PESHAWAR, PAKISTAN —
Rizwana Hameed made history a month ago when she became the first female head of a male police station in Pakistan’s Khyber Pakhtunkhwa province, or KPK, where conservative cultural and religious traditions often discourage women from leaving home.
Hameed has been a member of the provincial police force for the past 15 years and has participated in numerous crime investigations as well as daring raids against suspected criminal terrorist hideouts.
But after becoming the first officer to supervise a male police station in a predominantly conservative male society, she is feeling the pressure.
"It’s a very difficult job for me," she said.
But Hameed is enjoying the job and is determined to undo the impression women are a lesser creed.
“If men are asked to take on household responsibilities and babysitting, for the whole day I don't think they can handle them. Whereas women can easily handle professional responsibilities outside the home also,” she said.
The police officer says women in the surrounding localities have been until now reluctant to enter the police station with their complaints and discuss them openly with male police officers.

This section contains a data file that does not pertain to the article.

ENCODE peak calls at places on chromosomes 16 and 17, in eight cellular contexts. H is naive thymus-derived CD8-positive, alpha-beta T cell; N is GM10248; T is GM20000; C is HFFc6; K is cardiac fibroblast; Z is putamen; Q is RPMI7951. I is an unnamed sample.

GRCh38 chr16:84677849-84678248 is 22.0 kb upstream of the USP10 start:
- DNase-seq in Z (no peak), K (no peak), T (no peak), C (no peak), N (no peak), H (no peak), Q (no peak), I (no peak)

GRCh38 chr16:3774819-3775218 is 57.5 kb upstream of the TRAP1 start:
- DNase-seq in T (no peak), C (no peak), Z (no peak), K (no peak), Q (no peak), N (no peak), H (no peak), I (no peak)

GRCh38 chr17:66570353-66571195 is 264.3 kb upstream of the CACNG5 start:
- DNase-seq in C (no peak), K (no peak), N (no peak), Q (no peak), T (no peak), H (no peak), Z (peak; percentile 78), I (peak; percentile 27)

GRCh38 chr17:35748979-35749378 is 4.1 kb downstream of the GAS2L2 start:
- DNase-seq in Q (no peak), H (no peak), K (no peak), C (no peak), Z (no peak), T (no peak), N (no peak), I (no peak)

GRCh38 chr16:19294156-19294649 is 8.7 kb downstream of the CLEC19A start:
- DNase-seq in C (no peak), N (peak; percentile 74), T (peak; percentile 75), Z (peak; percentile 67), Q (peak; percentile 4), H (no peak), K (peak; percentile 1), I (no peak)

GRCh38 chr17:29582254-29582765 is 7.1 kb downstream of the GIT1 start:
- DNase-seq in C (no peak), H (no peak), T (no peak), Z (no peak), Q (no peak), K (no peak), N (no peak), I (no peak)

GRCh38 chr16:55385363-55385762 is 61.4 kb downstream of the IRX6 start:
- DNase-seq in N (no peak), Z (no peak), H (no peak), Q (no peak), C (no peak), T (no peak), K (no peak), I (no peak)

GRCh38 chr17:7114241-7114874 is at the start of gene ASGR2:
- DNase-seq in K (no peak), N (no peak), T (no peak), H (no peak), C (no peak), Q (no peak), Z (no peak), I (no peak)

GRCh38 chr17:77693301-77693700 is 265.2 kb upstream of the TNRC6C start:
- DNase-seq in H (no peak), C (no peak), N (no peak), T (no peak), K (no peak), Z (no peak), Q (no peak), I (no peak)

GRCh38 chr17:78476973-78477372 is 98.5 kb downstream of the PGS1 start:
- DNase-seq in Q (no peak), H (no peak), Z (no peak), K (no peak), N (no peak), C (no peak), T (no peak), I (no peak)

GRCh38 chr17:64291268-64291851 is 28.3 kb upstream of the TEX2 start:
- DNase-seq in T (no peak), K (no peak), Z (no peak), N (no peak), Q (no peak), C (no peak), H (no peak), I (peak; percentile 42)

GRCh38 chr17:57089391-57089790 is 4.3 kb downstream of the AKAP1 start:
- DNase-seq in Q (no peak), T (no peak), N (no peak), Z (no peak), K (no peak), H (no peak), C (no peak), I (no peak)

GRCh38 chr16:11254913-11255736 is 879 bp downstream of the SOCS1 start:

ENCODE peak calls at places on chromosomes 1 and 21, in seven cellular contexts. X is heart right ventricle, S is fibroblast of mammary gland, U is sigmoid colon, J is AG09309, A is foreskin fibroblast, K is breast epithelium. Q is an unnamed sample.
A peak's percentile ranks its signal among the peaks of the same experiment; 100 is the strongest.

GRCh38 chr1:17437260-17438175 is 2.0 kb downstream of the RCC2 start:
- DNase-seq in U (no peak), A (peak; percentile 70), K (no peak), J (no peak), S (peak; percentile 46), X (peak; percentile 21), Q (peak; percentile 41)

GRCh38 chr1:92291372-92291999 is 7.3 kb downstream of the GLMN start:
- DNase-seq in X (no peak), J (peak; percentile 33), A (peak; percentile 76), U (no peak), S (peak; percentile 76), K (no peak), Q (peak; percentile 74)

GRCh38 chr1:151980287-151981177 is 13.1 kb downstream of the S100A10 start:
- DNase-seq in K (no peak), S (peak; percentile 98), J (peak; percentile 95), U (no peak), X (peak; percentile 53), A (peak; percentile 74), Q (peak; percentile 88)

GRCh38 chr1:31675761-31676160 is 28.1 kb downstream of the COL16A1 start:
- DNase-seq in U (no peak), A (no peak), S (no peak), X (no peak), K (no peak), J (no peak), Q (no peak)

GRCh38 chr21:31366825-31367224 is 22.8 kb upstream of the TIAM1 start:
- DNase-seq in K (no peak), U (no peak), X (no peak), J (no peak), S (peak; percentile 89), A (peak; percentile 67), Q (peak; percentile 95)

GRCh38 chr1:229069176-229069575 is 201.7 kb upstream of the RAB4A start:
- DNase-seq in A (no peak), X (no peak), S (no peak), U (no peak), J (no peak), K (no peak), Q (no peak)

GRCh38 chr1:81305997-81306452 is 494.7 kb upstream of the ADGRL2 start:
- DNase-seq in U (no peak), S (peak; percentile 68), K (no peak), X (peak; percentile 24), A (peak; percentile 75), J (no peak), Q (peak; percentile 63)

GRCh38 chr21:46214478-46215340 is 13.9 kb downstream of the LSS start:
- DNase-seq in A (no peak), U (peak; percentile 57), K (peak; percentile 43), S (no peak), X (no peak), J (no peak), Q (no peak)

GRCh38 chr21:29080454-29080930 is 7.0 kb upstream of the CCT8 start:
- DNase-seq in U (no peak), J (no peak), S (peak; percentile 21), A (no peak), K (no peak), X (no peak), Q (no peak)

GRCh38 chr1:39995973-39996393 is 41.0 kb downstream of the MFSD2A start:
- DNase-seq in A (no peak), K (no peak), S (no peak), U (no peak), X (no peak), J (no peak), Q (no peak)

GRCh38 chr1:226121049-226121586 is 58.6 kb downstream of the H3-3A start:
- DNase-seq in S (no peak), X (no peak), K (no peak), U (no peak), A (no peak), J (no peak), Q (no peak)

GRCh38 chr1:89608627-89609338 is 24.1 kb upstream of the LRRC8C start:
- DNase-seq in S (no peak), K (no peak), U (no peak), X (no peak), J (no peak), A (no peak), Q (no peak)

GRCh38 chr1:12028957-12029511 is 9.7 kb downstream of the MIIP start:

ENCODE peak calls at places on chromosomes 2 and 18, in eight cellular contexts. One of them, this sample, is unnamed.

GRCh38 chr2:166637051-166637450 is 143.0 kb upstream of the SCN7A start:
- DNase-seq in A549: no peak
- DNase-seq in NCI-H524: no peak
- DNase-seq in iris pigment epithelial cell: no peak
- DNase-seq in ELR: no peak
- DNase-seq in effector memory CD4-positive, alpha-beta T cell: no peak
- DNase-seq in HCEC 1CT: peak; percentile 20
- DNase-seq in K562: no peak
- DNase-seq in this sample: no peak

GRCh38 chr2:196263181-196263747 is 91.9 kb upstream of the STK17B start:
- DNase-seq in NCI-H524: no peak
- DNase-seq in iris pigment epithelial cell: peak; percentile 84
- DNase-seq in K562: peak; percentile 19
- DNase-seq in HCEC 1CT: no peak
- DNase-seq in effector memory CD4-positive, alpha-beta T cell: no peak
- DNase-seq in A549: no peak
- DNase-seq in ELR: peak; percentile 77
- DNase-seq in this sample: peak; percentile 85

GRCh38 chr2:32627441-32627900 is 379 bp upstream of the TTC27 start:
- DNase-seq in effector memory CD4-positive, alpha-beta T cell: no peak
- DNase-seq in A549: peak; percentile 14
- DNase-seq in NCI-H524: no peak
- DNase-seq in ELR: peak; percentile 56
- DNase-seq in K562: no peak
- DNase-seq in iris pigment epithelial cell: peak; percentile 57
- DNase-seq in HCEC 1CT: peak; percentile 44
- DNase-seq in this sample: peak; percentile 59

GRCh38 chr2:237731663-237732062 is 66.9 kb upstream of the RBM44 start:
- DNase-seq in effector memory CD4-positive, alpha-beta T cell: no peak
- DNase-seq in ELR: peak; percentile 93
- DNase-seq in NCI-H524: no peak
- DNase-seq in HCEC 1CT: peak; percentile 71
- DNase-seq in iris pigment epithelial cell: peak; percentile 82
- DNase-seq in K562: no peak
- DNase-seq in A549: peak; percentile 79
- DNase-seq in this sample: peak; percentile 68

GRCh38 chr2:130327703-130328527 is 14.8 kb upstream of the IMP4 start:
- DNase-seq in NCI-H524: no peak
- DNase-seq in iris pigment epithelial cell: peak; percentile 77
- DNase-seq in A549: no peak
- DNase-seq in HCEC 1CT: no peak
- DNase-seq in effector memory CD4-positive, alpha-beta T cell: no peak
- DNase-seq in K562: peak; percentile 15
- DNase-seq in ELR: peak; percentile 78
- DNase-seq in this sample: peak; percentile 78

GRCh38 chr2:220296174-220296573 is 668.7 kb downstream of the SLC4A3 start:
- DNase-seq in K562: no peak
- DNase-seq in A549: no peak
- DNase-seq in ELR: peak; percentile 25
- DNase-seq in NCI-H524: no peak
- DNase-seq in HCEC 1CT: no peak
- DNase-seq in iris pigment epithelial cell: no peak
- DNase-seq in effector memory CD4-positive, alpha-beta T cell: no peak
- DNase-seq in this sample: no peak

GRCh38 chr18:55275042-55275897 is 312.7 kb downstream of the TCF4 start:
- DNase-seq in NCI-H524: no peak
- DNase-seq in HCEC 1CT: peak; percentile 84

“Peshawar is a closed society where women mostly confined to their homes. And even if they are subjected to domestic violence they endure it and avoid publicly talking about it," she said. "But my presence here is now encouraging them to bring problems to the police station and their number is growing by the day. And when their problems are solved they take back a message of satisfaction to their communities, which is emboldening other women to visit the police station."
Pashtun families in Pakistan's Khyber Pakhtunkhwa province have been traditionally reluctant to allow their women to join the police. That is why there are hardly 10 percent women police personnel in the entire province. But officials say the trend is changing because of projections in media of women police officers..
“Even some of our female complainants also ask me after their issues are addressed whether they can join the police and I sit down with them to explain the process,” Hameed said.
Police station chiefs in Pakistan, she says, have to spend most of the time in the office, so the doors are open for complainants all the time, making family life a bit difficult even for men officers.
"But my husband and my in-laws are very cooperative with me, even though they know I am not spending enough time with them after assuming my responsibilities as the SHO," Hameed said. "I try to manage both and stay in contact with the family via cell phone because they still need my supervision in some areas."
The provincial police department is also conducting awareness campaigns in woman educational institutions to encourage them to join the force. Hameed said she believes the induction of more women will help bring down incidents of domestic violence and so-called family-honor related crimes against women in the province.
Pakistan's Khyber Pakhtunkhwa province has been at the forefront of the country’s war against terrorism and extremism and has borne the brunt of violent attacks. However, security conditions have improved, encouraging women to look for jobs in areas traditionally considered only for men.